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Lynn Stern: Scrimming the Invisible

Lynn Stern, Passage #04-18, 2004-2011. Archival inkjet pigment print, 46 × 32 in. Courtesy of 532 Gallery.

Lynn Stern: Toward the Invisible

532 Gallery Thomas Jaeckel

October 10 - November 9, 2019

By CORI HUTCHINSON, November 2019

“And, nothing himself, beholds

Nothing that is not there and the nothing that is.”

-- Wallace Stevens, "The Snow Man"

Entering the chamber of 532 Gallery Thomas Jaeckel packed elegantly with Lynn Stern’s work resembles what I imagine to be the experience of returning to a summer home where ghosts have played all winter, furniture all phantom and veiled by white cloth to deter the accumulation of dust in the off-season, swathed form more immediately evident than function -- at least in this threshold moment. Toward the Invisible, a spanning survey of prints and publications by and of Stern, catches the root light. Clustered by series, the exhibition includes prints from Animus, Landscapes, Nudes, Hands, Flowers, Interior Light, and Stern’s most obsessive subject, Skulls. Produced from gelatin silver film, each piece emanates an intentional glow from within and for itself. In the case of Spectator 14-70, a metallic frame pursues this effect beyond the boundaries of the print. The edge of Stern’s photographs is that they aspire not to reproduce what is seen by the eye or camera lens, but by the artist’s fantasy of frame.

Lynn Stern, Spectator #14-70, 2014-2015. Archival inkjet pigment print, 32 × 34 1/2 in. Courtesy of 532 Gallery.

In the supplementary essay “WHAT’S NOT THERE” published in 2009, Stern echoes and amends photographer Edward Weston’s intention to “photograph a rock, have it look exactly like a rock, yet be more than a rock” to also “have it feel like a rock.” With this gesture, she moves to animate the subjects in her work through the ringlet OOO of object-oriented ontology. In Skulls, a sense of re-animation is particularly palpable and determined. The scrims adorning the skulls both modestly shield and perversely reveal their emptiness. A sense of relation is felt between and within the fissures in this series and Weston’s own Onion Halved (1930). And, unlike the viewfinder skulls of Georgia O’Keeffe which look outward as portals, Stern’s skulls return your gaze with intelligence.

Lynn Stern, Meditation #14-99, 2014-2019. Archival inkjet pigment print, 38 × 39 1/2 in. Courtesy of 532 Gallery.

Stern’s tendency toward the circle as socket and symbol of concavity, infinitude, singularity, and abyss is installed deeply in Meditation #14-99, which haunts like a harmoniously composed black metal album cover. Full Circle #05-59c and Full Circle #06-50a, in conversation, appear as stills in a shadow puppet play on the backdrop of a pleated window curtain. The Ghost Circles are parenthetical, rings crossed by creases, as with the imperfect ring of a coffee mug set down on a napkin. These circles are infused with memory, bolstering the medium as a “triumph over death,” as Donald Kuspit suggests in the catalog, actively struggling against continuity and the visible.  

Lynn Stern, Animus #41, 1996-1998. Split-toned negative gelatin silver print, 20 × 24 in Courtesy of 532 Gallery.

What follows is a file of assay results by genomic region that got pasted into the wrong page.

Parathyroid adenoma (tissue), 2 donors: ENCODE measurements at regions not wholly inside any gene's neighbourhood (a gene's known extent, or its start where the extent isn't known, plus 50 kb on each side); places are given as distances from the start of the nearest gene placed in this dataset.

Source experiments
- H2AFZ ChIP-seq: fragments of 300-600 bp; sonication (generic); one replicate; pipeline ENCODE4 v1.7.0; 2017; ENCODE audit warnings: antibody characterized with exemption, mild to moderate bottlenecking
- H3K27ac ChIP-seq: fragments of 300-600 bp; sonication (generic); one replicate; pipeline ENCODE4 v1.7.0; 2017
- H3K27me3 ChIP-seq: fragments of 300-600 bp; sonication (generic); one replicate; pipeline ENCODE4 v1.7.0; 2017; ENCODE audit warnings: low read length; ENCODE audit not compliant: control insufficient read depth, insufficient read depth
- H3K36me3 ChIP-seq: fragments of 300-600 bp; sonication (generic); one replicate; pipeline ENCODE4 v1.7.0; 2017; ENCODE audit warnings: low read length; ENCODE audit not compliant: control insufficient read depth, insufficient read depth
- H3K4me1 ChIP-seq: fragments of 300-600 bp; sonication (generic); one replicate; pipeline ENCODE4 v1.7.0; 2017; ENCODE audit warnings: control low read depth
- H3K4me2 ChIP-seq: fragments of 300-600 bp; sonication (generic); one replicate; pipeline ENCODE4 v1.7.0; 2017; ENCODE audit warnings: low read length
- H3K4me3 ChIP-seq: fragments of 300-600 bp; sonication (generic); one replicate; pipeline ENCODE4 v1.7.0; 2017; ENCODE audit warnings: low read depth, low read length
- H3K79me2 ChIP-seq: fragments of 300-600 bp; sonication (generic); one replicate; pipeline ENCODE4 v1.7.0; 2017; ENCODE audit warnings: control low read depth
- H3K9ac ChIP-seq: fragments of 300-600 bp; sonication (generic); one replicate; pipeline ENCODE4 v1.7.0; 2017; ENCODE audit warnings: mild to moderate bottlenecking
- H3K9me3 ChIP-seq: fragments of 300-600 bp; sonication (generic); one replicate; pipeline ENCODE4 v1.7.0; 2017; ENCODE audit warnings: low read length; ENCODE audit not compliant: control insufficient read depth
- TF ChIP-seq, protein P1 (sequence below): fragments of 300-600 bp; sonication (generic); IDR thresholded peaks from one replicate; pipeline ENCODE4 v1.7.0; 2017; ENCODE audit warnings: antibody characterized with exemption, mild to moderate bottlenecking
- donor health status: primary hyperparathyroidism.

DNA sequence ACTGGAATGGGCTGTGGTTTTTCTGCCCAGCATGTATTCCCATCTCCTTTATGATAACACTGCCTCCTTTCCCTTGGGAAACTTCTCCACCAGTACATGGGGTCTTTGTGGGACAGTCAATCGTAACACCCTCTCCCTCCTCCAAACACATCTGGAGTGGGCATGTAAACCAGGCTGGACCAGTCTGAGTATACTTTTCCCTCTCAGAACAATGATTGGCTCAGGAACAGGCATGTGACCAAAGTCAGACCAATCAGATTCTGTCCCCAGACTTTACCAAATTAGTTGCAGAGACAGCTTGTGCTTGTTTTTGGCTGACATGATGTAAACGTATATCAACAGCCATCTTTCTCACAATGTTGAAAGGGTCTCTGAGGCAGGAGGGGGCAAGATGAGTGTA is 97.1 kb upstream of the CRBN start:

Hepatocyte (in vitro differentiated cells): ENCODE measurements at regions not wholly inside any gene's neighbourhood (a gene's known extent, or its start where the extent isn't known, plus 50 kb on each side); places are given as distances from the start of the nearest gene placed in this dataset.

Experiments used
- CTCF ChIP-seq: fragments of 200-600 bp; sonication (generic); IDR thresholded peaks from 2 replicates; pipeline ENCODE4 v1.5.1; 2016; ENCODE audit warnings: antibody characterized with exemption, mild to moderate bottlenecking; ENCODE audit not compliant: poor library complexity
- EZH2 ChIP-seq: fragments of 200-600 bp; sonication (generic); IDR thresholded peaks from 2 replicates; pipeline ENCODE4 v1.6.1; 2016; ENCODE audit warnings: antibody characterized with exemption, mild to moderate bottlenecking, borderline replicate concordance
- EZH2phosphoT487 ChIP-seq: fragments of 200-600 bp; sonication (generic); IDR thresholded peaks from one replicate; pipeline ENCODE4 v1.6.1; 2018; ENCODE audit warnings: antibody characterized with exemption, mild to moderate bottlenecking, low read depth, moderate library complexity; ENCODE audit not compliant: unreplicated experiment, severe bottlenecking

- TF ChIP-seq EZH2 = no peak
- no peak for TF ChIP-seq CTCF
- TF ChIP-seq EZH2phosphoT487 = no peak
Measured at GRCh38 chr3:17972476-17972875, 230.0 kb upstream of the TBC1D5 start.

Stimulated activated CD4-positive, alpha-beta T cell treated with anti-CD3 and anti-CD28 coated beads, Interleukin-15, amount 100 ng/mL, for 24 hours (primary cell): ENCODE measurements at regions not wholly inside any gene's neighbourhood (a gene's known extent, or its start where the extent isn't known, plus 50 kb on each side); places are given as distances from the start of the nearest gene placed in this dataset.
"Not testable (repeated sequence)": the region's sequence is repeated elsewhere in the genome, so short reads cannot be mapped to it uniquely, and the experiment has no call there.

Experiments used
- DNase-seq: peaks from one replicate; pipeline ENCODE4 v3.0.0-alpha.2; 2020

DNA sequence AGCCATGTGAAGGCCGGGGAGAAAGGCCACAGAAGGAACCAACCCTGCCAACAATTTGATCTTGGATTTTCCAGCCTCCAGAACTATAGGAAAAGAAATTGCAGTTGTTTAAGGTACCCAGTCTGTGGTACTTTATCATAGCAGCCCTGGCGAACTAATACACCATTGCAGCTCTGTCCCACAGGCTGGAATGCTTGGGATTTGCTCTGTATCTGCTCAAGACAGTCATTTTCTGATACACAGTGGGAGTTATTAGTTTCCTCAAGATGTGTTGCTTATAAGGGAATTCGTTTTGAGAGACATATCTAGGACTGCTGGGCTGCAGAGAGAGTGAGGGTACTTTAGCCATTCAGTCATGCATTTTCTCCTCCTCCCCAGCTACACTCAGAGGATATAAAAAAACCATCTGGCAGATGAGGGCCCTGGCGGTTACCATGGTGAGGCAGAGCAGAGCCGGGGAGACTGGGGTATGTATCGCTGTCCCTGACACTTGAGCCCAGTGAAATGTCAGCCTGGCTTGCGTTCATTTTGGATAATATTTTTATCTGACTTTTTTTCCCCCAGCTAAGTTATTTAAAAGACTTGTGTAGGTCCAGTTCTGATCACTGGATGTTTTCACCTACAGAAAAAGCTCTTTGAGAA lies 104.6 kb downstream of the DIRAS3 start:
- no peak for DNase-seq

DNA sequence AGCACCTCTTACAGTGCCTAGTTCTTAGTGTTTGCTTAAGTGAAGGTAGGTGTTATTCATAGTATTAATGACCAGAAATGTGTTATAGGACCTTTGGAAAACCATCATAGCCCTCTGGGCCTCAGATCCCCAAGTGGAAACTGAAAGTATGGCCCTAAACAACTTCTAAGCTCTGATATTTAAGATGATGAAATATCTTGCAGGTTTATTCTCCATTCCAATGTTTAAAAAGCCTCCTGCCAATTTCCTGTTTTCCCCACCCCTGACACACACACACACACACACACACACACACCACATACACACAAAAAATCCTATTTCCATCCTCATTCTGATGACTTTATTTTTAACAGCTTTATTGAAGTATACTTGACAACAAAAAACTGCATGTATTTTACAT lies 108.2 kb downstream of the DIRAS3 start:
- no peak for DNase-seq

Even more abstracted are the prints in the set of Animus, which proceed seemingly in the tradition of spirit photography. In each, a face of bone interacts with a sculptural object in the realm of light. Some fanged, some howling, some animal, the skulls emit a luminosity equal to that of their secondary subject. It is difficult to not see expressive souls here tracing through the scenes like sound or particle orbs, connecting objects once living with objects once dead, both changed forever by the photograph.

Lynn Stern, Extended Landscape #82-3c (Death Valley Dunes), 1982. Gelatin silver print, 11 × 14 in. Courtesy of 532 Gallery.

Stern’s work is even spectral as it photographs light in both artificial and natural landscapes. Landscapes, in particular, is telling of her process, as she psychically sought out particular horizons rather than relying on pure encounter. There were, as she writes in the same 2009 essay, “many days during which [she] did not take a single photograph.” The Death Valley Dunes of Extended Landscape #82-3c are a glorious setting for her complete project. In Interior Light, as with the topographies of exterior photographs, Stern uses the emptiness of interior spaces as vehicles to float luminosity.  

The Flowers series (Unveilings #39b, 59, 56a, and 77), although at first glance unseasonably fragile in the presence of relic neighbors, possesses a quiet and welcome grace. Petal by petal, the translucent flowers are transformed into slices of overlapping light and shadow. Each pistil is reduced to a dark circle consistent with Stern’s motifs and the stalk is similarly de-literalized. Not only does Stern utilize the material scrim in her work, but she scrims with notions of subject and represented form, especially in this series.

As with the Cottingley Fairy Hoax of the early 20th century, photography in this work is not “taken” literally. And, like the fairy-seeing cousins in that great incident, Lynn Stern aspires to capture what is witnessed in the mind, which is ultimately some combination of the experienced, remembered, and dreamed. The photos in this exhibition on the whole are at once darkly divine and delightfully nightmarish and felt, if not fully seen, intuitively in the core. WM

Thumbnail credit: Lynn Stern, Animus #7, 1995-1998. Split-toned negative gelatin silver print. 20 × 24 in. Courtesy of 532 Gallery.

Cori Hutchinson

Cori Hutchinson is a poet, watercolorist, and library assistant living in Brooklyn. 

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